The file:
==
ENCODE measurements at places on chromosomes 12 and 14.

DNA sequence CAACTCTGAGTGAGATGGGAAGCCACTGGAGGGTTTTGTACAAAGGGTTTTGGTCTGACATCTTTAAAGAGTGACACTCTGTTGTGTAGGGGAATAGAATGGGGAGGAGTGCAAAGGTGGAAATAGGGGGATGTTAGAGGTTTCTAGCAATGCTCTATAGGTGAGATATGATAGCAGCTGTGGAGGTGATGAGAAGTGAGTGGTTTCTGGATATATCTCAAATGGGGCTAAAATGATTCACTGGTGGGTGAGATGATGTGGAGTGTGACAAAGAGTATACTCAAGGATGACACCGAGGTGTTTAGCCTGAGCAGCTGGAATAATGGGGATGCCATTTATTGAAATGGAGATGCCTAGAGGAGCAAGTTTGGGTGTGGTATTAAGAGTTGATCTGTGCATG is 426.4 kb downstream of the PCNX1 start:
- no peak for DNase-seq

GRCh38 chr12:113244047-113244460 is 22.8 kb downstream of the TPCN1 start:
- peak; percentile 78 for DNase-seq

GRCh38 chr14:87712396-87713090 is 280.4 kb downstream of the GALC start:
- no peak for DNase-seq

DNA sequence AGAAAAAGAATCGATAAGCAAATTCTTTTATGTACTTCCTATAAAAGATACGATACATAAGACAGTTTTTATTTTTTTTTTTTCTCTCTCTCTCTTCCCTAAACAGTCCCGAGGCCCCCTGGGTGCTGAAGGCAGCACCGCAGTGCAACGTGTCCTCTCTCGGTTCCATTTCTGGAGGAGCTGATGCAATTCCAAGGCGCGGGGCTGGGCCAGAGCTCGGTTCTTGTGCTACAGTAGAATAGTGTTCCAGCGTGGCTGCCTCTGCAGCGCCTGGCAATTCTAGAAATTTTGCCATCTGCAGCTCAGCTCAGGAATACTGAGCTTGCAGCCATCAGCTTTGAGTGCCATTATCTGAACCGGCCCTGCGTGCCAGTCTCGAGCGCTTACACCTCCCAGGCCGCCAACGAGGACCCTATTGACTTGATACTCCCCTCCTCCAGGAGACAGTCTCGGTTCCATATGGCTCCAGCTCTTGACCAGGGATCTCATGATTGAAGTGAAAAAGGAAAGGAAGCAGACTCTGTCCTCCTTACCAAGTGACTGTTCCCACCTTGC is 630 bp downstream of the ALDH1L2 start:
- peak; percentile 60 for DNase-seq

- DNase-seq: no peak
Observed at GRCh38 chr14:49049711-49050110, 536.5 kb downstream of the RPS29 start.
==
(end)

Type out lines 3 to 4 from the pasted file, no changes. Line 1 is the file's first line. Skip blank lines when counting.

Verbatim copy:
- no peak for DNase-seq

GRCh38 chr12:113244047-113244460 is 22.8 kb downstream of the TPCN1 start: